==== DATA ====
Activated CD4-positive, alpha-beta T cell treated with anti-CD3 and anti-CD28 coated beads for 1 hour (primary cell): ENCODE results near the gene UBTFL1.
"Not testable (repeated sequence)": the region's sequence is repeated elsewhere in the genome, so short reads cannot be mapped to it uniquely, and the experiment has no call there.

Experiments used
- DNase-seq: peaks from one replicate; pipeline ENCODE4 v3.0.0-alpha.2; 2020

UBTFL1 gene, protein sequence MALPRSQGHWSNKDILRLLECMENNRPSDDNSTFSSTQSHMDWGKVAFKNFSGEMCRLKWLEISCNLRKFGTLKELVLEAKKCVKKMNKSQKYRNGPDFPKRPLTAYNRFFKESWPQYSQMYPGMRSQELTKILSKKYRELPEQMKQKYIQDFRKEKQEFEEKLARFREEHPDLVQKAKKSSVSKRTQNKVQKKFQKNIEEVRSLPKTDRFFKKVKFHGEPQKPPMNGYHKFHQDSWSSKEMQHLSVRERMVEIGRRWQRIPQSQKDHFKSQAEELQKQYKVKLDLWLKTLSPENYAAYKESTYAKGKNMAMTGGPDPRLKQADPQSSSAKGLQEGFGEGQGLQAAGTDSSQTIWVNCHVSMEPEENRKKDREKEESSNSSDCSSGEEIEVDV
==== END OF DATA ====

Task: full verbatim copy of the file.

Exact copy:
Activated CD4-positive, alpha-beta T cell treated with anti-CD3 and anti-CD28 coated beads for 1 hour (primary cell): ENCODE results near the gene UBTFL1.
"Not testable (repeated sequence)": the region's sequence is repeated elsewhere in the genome, so short reads cannot be mapped to it uniquely, and the experiment has no call there.

Experiments used
- DNase-seq: peaks from one replicate; pipeline ENCODE4 v3.0.0-alpha.2; 2020

UBTFL1 gene, protein sequence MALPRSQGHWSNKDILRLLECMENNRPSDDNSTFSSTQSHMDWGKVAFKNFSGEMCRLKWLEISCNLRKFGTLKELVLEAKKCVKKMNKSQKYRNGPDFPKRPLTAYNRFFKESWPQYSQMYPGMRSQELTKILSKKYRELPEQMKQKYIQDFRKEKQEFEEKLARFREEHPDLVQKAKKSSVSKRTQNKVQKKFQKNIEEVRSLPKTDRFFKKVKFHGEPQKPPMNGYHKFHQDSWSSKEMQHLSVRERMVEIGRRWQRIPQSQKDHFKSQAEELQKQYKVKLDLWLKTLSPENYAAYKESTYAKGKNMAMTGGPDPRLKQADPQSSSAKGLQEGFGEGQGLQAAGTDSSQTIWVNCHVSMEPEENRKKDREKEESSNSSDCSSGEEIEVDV